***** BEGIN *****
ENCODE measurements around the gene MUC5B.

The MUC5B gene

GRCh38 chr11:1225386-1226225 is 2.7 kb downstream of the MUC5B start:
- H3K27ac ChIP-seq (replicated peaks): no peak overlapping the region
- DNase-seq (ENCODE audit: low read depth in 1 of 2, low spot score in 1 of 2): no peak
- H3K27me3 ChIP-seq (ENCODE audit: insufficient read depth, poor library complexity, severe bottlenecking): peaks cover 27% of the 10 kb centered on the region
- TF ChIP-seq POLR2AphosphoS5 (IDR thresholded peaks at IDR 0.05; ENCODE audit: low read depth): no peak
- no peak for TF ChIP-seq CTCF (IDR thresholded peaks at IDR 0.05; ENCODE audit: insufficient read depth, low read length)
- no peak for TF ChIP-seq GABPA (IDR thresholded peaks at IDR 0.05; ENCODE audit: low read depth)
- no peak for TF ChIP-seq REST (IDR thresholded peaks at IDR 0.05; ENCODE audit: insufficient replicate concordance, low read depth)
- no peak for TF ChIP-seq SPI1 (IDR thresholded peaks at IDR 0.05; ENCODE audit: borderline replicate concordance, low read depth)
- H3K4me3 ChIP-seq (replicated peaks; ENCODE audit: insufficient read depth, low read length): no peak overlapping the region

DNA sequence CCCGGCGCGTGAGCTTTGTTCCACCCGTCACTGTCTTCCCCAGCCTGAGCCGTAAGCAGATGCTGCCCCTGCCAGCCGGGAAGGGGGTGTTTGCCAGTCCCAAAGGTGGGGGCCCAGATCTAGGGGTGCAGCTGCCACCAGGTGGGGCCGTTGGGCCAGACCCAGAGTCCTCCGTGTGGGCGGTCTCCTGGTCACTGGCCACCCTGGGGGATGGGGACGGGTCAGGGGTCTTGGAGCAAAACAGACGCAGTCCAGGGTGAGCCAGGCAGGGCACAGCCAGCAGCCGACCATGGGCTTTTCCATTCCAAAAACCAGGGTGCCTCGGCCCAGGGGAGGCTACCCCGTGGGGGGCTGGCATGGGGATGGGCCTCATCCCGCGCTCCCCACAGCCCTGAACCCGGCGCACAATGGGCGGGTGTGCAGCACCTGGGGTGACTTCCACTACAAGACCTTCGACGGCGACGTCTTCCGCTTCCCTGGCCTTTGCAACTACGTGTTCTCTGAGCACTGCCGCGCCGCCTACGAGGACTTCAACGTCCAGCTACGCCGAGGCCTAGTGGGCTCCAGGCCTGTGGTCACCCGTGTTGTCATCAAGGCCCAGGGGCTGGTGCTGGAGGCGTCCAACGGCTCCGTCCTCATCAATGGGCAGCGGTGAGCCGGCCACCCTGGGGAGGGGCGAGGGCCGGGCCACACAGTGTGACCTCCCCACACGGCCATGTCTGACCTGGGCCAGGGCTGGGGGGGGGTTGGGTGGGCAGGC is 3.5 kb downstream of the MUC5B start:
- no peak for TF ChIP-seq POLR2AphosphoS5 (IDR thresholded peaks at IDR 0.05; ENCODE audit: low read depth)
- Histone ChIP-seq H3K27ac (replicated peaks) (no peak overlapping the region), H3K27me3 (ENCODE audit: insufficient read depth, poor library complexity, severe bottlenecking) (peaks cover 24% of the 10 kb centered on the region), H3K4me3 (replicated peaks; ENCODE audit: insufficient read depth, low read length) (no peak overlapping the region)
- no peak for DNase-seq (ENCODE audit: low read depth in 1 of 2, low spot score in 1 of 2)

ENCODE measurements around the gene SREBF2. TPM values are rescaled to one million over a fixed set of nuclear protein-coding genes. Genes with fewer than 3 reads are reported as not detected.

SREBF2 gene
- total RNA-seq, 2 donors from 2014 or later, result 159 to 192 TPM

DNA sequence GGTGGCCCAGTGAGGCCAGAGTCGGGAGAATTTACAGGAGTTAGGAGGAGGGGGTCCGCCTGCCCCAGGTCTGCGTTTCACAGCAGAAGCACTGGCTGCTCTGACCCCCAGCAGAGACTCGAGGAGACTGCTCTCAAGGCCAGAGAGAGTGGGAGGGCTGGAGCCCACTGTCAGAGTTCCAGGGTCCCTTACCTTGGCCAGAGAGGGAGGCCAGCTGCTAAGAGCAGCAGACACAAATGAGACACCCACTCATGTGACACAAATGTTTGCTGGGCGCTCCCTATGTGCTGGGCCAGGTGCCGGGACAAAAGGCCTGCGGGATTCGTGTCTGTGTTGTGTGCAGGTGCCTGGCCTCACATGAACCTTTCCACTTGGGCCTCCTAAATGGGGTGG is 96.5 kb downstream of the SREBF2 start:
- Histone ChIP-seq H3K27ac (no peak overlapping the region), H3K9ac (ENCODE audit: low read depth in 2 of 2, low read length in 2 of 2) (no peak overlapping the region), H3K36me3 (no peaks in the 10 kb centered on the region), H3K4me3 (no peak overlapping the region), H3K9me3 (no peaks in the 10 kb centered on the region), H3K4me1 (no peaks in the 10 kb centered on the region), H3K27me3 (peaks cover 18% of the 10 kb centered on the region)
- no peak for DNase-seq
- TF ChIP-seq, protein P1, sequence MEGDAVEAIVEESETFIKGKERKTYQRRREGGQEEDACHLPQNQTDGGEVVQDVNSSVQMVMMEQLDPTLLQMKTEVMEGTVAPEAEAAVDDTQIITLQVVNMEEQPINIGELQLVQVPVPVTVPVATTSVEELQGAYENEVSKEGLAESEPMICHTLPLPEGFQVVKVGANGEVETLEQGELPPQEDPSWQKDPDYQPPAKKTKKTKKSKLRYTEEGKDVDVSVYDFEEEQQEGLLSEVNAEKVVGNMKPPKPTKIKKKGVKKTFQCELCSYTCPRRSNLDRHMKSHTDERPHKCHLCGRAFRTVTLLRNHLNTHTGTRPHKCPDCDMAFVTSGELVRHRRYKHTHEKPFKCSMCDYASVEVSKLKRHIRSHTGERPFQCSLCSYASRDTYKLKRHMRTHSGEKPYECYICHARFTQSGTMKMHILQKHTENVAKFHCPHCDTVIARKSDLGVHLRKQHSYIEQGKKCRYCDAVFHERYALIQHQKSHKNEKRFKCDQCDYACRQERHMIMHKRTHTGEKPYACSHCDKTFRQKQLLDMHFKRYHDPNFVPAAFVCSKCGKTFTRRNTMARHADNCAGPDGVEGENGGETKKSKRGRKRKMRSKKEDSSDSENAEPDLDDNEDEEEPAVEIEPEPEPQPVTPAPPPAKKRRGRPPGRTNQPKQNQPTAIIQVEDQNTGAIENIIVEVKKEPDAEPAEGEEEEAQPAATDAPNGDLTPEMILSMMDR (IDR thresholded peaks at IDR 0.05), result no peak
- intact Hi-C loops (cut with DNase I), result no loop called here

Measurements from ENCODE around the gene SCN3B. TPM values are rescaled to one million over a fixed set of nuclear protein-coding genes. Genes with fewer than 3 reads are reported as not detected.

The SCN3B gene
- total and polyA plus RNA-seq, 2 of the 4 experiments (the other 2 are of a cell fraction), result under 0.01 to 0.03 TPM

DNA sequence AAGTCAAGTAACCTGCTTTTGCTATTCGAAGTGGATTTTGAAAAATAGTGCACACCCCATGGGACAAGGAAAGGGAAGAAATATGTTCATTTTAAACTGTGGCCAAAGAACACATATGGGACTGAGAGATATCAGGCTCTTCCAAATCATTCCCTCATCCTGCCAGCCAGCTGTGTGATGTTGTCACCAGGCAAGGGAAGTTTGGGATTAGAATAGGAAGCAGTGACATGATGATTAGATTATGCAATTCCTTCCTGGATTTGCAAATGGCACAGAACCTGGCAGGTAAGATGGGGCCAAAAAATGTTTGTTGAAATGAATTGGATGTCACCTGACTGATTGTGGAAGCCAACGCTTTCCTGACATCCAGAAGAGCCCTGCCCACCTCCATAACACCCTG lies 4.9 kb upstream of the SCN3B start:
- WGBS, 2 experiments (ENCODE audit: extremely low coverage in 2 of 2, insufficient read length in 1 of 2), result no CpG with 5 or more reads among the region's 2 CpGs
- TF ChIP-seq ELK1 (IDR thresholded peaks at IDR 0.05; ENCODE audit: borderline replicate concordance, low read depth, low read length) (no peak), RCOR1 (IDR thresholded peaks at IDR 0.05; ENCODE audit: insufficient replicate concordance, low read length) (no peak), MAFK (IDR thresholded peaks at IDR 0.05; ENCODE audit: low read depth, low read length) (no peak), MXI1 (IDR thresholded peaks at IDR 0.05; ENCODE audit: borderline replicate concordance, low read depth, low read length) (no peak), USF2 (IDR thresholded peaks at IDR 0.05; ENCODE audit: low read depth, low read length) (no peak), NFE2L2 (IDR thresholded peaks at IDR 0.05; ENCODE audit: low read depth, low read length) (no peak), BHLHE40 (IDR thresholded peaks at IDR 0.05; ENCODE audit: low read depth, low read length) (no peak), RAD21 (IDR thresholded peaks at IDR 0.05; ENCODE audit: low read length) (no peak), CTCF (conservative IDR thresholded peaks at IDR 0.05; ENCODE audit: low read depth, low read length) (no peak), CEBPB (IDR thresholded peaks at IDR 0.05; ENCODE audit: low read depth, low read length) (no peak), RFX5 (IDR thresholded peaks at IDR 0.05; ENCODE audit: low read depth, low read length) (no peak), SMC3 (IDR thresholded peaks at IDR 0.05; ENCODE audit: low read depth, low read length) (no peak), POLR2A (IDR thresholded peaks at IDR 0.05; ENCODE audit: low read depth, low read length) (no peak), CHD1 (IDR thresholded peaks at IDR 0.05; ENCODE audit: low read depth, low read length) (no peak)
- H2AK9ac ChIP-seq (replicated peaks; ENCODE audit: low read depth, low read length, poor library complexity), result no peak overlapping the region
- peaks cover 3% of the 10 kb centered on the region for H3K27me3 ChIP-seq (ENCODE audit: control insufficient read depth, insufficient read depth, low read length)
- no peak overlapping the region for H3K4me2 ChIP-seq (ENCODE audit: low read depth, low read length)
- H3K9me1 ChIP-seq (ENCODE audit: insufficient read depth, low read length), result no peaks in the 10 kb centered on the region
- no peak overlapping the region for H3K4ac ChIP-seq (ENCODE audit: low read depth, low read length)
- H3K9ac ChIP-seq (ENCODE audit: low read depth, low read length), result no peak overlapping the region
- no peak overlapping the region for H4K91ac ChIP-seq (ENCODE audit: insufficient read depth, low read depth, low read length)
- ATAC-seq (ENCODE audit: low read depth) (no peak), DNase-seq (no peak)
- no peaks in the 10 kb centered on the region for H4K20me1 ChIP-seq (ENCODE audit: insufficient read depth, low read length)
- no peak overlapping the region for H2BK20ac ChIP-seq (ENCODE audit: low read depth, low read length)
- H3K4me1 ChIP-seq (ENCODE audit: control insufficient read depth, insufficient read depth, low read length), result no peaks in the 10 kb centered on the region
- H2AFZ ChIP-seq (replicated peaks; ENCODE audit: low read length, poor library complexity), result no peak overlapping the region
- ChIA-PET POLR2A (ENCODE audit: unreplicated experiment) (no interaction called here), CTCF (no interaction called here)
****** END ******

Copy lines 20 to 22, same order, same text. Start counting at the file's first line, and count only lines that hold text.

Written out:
DNA sequence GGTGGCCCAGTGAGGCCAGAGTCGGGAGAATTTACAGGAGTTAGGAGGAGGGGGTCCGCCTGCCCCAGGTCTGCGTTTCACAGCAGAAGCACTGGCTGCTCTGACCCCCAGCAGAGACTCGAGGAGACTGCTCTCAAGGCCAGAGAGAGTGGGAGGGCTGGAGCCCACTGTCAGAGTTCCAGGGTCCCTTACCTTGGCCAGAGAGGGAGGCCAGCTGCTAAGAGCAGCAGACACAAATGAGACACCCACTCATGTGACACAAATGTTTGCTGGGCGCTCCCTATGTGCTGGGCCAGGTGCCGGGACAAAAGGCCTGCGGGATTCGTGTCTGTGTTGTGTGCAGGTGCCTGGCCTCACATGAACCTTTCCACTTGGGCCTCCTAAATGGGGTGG is 96.5 kb downstream of the SREBF2 start:
- Histone ChIP-seq H3K27ac (no peak overlapping the region), H3K9ac (ENCODE audit: low read depth in 2 of 2, low read length in 2 of 2) (no peak overlapping the region), H3K36me3 (no peaks in the 10 kb centered on the region), H3K4me3 (no peak overlapping the region), H3K9me3 (no peaks in the 10 kb centered on the region), H3K4me1 (no peaks in the 10 kb centered on the region), H3K27me3 (peaks cover 18% of the 10 kb centered on the region)
- no peak for DNase-seq